About 107 million blood donations are collected worldwide every year, helping to save countless lives.
But many patients requiring transfusions do not have access to safe blood.
At the University of Glasgow in Scotland scientists are looking at how to produce blood using stem cells. These cells have the ability to turn into any cell type and scientists feed them with a particular mix of nutrients and natural chemicals to encourage them to grow into red blood cells.
One of the first groups of patients this manufactured blood could be tested on and benefit are those with the inherited blood disorder thalassaemia, a disease which affects the body’s ability to create red blood cells.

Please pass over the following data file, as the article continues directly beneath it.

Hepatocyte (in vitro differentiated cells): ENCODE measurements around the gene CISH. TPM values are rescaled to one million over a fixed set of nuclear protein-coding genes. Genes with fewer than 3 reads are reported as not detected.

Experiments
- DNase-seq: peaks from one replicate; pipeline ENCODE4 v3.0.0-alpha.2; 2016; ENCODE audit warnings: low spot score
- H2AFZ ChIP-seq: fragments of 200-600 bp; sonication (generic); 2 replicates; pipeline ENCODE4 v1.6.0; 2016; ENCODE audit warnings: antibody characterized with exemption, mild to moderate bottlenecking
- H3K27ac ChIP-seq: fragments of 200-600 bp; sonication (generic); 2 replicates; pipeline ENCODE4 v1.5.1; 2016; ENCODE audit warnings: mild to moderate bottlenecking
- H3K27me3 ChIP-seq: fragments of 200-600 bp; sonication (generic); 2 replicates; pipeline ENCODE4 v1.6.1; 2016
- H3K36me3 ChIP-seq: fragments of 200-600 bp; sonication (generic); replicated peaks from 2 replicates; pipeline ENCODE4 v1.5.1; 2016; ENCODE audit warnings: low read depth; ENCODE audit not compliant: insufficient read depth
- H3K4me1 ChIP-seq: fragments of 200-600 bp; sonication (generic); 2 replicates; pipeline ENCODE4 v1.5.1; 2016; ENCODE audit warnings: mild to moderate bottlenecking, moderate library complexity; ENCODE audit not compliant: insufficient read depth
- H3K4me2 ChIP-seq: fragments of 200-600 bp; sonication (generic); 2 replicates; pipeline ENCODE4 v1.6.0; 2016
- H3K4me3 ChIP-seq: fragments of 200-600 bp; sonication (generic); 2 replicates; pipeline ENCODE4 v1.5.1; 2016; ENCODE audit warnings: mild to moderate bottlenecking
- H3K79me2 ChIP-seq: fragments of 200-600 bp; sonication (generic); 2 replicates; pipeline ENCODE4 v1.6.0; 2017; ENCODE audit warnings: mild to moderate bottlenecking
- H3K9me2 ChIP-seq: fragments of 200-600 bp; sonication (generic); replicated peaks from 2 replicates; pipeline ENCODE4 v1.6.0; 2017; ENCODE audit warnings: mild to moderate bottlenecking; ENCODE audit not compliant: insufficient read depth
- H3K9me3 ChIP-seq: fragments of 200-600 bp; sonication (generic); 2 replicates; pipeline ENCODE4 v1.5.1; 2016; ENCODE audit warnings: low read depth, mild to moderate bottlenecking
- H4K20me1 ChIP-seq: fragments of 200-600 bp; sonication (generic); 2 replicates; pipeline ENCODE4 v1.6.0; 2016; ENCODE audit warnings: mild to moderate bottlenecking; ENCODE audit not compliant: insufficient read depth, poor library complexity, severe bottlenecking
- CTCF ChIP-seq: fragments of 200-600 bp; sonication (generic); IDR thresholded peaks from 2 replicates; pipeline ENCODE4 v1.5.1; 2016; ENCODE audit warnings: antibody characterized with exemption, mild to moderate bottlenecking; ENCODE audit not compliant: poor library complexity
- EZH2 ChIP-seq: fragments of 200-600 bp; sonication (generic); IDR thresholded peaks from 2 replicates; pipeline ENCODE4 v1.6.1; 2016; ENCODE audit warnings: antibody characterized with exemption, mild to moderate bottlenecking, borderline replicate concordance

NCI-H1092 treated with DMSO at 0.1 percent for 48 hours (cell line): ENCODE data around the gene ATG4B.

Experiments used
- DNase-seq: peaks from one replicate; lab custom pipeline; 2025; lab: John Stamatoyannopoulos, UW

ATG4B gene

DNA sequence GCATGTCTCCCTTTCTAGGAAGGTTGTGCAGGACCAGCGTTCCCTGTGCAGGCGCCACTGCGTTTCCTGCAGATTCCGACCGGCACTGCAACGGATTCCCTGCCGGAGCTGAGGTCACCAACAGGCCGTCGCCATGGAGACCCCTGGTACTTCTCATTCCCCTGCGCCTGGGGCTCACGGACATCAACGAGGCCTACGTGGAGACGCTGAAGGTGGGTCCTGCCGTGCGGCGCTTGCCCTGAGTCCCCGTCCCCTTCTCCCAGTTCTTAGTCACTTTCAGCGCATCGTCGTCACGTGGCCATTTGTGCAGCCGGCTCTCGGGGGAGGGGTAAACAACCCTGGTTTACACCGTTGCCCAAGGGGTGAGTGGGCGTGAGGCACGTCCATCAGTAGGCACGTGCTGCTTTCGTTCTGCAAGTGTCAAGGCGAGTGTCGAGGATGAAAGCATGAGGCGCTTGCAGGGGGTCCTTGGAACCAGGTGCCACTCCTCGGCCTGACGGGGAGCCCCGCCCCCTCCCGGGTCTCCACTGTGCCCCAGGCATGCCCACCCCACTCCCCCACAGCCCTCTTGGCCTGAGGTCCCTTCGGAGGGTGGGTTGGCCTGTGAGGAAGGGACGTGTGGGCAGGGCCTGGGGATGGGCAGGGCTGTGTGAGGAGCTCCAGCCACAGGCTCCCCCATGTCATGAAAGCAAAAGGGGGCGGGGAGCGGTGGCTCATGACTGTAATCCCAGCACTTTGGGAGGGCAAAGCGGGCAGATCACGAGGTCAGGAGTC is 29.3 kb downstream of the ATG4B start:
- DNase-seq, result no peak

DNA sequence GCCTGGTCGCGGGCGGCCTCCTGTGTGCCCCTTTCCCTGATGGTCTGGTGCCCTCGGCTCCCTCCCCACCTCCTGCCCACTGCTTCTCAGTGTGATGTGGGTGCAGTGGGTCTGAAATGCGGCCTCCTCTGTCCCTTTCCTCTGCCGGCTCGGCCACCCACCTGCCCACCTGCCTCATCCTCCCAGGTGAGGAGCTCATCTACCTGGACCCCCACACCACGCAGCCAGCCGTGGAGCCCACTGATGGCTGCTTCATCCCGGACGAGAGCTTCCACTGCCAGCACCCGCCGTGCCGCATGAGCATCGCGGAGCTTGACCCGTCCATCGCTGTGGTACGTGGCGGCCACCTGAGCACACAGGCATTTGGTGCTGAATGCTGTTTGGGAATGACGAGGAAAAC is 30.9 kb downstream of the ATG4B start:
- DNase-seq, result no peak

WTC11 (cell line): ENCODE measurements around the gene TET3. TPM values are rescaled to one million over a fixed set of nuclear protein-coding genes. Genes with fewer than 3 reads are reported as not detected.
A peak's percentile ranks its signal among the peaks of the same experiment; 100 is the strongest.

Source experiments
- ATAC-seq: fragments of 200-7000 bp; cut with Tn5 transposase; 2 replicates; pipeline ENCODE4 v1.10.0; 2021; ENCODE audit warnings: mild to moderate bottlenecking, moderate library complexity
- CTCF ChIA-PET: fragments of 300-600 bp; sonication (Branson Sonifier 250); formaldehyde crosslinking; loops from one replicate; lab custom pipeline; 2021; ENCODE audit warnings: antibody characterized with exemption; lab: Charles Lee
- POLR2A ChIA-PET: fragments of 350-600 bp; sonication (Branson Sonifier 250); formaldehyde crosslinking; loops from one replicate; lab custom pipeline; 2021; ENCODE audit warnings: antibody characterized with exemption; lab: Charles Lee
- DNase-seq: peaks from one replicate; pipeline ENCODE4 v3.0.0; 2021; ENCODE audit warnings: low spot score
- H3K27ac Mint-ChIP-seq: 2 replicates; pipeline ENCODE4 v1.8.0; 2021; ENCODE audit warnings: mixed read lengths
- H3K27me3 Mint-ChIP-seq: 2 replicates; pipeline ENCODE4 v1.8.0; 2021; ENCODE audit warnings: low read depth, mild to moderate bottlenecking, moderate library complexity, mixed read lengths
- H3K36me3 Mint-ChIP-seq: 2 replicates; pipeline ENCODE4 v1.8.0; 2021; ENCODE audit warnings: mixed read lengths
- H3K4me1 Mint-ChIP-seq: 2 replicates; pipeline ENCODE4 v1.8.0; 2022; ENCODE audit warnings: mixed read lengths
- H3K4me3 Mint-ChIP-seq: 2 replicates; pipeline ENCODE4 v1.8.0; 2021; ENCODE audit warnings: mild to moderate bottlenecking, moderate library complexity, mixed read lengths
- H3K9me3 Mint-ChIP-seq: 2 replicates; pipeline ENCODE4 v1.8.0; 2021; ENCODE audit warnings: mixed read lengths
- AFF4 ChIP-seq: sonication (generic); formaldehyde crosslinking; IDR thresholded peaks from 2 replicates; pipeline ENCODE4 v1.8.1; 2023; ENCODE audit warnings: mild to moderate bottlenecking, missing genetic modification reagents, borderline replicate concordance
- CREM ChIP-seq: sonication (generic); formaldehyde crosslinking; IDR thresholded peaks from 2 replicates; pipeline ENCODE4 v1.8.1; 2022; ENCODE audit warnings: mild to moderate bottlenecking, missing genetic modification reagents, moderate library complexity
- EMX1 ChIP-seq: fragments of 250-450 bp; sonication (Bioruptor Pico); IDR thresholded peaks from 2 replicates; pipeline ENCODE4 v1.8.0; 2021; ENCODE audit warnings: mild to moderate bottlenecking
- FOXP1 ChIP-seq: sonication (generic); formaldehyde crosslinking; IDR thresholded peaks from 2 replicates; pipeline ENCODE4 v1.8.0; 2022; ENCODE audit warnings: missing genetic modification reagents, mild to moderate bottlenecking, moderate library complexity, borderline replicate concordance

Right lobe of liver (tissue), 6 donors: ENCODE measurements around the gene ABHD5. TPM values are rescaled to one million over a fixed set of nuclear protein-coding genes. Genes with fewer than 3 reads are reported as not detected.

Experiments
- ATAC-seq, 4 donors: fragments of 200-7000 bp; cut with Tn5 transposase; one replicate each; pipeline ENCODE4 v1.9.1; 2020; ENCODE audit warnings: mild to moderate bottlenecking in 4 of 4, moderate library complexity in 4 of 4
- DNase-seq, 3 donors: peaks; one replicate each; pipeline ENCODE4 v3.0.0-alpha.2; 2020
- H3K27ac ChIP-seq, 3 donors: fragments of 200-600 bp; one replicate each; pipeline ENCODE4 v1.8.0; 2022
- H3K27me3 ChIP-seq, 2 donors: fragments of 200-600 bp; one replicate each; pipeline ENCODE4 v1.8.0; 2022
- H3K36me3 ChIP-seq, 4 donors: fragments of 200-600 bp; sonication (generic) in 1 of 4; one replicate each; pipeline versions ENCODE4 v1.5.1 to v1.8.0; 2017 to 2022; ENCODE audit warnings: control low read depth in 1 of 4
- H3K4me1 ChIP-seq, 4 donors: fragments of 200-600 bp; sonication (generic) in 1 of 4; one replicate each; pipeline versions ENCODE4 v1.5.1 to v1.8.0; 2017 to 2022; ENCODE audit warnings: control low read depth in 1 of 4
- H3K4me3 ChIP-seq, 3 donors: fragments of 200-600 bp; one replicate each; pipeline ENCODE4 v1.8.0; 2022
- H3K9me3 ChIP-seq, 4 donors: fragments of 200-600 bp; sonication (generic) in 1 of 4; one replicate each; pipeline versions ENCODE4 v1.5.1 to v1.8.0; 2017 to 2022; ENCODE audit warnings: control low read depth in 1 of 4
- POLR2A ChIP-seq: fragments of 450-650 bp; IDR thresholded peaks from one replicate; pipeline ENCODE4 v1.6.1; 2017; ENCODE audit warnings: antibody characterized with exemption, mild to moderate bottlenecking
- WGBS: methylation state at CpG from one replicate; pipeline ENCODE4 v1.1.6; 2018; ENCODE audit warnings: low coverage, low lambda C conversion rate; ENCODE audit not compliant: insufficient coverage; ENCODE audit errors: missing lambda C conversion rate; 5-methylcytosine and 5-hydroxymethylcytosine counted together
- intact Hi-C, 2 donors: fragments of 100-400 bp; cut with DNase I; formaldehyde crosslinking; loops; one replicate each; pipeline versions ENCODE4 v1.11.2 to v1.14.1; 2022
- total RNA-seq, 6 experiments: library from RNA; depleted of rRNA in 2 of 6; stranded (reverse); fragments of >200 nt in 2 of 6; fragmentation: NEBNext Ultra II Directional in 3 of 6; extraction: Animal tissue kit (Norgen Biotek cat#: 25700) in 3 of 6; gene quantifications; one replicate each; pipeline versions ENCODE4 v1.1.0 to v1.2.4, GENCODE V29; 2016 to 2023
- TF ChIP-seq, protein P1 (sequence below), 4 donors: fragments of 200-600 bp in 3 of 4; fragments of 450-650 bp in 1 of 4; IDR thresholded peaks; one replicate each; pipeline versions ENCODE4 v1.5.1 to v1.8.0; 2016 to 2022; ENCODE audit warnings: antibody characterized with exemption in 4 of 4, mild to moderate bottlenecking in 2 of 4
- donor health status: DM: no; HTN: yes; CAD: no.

Emergency medic Dr Javid Abdelmoneim meets researchers building blood, as well as a thalassaemia patient who could benefit from this cutting edge technique.
The Cure is an award-winning series exploring solutions to today’s most pressing health problems.
Presented by practicing medics, The Cure takes you on a journey to the frontiers of world health, from cutting-edge scientific breakthroughs to advances in affordable healthcare for those who need it most. This series looks at some of the world’s most intractable health problems and the inspirational people working to find a cure.